Jews had always created music in the Diaspora, but each community had its own musical style, often influenced by its host society. Jewish musicians in British -ruled Palestine and in the early State of Israel developed a distinctive musical style, drawing heavily on European tonality, but coloring it with "eastern" or "exotic" sounds.
With the first wave of immigrants to the Land of Israel in the 1880s came the musical traditions of Europe. In fact, many of the earliest songs simply reused melodies familiar from the old country, but applied to them new words that reflected the nature of life in pre-state Israel.
But the traditions of Europe were not enough; the early olim wanted to develop their own national voice, one that reflected their reality. They thus quickly began to develop their own musical style, one that embodied the "exotic" nature of their quest. They therefore sought out and employed sounds of the music of their middle-eastern Arab neighbors to give their new music an authentic Middle Eastern flavor; many songs from this early period imitate closely folk songs already circulating among Arab populations of the area. Composers of the new musical style also eagerly applied their new sounds to the verses of such important poets as Chayim Nachman Bialik.
Exploring New Subjects
After the War of Independence in 1948, the topics of Israeli folk songs began to change. Rather than describing the pastoral scenes or the construction of the Land of Israel, they began to reflect the political reality of the new state. Songs were composed memorializing fallen friends and describing warfare, the defense of Jewish villages against their enemies, and the perpetual desire of the Jewish people for peace.
With the establishment of the State of Israel came an enormous influx of new olim from more heterogeneous backgrounds. The folk music of the country reflected this new variety, and a many distinct musical styles and trends were crystallized among Israeli composers. In 1960, the first Israel Song Festival took place to celebrate the rich musical tradition that had emerged in such a short time, and as a means of sharing the diverse musical flavors of the country.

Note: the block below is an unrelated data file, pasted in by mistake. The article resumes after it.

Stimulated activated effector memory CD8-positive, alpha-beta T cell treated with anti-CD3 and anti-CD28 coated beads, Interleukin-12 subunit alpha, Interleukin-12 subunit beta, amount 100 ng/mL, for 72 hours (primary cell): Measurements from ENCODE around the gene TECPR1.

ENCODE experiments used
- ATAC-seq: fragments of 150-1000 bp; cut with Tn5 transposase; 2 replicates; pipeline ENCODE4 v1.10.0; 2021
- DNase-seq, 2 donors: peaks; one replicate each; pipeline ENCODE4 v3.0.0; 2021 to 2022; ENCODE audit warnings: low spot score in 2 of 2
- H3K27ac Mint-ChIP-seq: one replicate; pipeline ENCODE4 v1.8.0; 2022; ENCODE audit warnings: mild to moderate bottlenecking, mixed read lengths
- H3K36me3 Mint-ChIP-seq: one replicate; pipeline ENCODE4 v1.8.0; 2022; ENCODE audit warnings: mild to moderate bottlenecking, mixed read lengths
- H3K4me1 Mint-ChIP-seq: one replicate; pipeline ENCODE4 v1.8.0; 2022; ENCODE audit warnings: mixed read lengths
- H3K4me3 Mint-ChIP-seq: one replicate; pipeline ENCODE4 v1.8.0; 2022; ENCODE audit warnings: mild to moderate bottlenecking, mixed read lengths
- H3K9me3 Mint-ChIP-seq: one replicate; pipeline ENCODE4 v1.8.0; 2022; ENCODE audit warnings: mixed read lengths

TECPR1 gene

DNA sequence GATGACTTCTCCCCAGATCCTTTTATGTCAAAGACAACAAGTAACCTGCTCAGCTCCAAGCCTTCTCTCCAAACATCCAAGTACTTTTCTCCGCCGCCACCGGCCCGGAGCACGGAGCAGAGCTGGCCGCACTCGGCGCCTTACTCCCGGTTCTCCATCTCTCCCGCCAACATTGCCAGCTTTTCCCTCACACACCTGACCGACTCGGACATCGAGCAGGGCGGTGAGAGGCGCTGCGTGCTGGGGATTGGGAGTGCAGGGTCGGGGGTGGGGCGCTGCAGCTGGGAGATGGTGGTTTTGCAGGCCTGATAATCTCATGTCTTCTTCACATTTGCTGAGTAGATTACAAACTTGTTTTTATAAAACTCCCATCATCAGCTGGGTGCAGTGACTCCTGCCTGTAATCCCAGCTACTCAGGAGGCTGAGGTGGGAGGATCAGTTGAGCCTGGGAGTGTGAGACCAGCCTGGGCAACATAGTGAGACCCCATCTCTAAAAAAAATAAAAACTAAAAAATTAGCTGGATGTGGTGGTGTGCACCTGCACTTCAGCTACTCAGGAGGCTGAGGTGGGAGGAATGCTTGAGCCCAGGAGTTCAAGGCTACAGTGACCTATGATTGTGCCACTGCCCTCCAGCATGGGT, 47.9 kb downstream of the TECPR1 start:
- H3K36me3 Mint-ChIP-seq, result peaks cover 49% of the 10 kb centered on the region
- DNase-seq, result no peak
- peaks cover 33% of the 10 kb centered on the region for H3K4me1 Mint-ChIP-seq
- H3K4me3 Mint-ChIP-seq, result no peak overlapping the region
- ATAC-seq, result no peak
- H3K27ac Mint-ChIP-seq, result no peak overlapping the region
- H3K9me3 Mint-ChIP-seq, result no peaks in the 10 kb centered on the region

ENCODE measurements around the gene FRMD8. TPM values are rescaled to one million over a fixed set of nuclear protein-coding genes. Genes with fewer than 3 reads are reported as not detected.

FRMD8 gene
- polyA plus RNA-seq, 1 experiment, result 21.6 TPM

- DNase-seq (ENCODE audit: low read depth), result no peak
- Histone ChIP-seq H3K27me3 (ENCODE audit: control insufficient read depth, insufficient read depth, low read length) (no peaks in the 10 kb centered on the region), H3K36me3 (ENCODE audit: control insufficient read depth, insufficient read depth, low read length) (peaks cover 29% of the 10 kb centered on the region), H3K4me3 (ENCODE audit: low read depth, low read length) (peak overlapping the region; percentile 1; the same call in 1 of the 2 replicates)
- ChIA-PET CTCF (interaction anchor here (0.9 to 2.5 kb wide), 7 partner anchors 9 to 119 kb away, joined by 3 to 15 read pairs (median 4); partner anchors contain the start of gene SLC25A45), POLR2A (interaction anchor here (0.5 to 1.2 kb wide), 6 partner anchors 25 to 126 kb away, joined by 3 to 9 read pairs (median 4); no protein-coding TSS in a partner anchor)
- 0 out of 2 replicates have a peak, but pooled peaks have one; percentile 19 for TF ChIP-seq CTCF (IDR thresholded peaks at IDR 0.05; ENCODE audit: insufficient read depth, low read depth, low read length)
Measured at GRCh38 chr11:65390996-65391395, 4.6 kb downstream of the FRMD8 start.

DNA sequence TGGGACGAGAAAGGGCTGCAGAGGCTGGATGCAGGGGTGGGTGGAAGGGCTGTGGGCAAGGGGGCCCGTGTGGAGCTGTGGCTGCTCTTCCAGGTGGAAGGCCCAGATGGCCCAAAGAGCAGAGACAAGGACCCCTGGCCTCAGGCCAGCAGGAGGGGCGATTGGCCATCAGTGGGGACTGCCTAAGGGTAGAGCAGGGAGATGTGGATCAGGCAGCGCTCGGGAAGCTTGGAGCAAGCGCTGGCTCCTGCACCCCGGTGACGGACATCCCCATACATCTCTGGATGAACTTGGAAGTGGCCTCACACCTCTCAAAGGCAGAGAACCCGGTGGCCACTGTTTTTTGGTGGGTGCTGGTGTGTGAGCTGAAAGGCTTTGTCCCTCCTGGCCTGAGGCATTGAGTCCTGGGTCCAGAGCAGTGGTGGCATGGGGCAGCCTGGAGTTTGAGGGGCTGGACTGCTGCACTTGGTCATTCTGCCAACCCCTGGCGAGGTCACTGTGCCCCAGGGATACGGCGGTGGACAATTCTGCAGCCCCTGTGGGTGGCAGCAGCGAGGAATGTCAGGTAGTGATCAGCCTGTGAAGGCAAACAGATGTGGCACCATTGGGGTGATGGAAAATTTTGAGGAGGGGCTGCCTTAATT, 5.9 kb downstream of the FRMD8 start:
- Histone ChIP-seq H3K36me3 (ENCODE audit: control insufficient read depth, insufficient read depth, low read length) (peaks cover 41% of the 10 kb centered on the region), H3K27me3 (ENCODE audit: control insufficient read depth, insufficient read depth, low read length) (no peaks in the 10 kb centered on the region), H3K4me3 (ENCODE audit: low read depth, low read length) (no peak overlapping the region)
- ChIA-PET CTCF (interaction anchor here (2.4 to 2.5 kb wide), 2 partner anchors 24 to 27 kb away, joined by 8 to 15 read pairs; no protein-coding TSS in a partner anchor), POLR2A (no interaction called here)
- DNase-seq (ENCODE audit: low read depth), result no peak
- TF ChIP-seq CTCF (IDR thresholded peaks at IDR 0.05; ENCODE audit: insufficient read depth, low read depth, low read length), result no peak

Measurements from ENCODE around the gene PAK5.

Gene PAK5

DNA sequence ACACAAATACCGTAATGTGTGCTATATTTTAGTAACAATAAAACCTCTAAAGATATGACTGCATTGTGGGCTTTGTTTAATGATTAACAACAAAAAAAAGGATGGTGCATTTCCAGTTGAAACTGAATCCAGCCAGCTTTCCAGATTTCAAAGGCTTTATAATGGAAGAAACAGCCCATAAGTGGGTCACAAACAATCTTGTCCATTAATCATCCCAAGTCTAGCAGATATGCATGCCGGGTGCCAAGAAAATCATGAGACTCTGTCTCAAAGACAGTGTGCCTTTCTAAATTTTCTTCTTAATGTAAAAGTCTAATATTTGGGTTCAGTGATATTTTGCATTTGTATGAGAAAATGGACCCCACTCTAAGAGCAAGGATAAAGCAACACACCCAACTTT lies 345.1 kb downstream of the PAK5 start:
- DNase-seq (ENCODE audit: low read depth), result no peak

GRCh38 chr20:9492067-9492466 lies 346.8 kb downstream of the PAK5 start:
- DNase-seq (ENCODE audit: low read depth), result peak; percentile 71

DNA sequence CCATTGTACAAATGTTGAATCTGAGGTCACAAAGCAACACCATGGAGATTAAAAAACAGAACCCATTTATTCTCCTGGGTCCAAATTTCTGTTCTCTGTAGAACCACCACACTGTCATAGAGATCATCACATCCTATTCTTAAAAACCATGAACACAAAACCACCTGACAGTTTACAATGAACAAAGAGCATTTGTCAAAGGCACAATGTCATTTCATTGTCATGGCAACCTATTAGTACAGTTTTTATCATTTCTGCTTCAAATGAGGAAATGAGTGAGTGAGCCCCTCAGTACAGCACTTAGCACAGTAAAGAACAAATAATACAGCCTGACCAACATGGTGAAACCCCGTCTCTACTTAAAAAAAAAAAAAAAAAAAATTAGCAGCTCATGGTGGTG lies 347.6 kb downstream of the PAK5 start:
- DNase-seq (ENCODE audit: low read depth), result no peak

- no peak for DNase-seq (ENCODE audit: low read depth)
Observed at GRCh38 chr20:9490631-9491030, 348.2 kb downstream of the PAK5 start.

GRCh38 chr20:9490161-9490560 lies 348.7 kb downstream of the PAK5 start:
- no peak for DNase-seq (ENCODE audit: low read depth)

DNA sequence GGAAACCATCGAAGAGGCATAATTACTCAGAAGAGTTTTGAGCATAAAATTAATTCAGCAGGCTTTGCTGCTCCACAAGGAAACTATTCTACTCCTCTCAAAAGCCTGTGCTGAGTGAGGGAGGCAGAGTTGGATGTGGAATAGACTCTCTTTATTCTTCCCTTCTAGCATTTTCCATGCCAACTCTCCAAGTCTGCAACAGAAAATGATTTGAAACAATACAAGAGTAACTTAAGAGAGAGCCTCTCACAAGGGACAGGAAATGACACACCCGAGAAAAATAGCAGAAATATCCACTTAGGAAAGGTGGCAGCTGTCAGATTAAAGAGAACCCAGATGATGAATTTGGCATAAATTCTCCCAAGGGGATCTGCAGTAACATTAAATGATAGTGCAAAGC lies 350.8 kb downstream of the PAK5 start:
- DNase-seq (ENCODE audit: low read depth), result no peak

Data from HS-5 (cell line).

Israeli folk music, along with its companion folk dance, spread throughout the country and the world quickly, and the invention first of radio and then of television made this process even faster. Especially in the 1960s, the use of radio allowed for the formation and popularization of musical groups like "HaTarnegolim" (The Roosters) and "Batzal Yarok" ("Spring Onions"). Naomi Shemer's compositions and her voice came to represent the spirit of the young country, and the radio spread the sound of her songs across Israel, America, and beyond.
Television was first used in Israel in the late 1960s, and with it came increased musical programming, as well as the spread of musical theater. Today, much of Israeli popular music retains a folk-like element, both in the topics of the songs and in musical style.
The folk music created in Israel in the past century has taken on significance not only for that tiny country, but also for Jews across the world who look to Israel for cultural and religious inspiration. Israeli folk music old and new, true to its original creative impetus, allows for the unification and common identification of Jews throughout the world.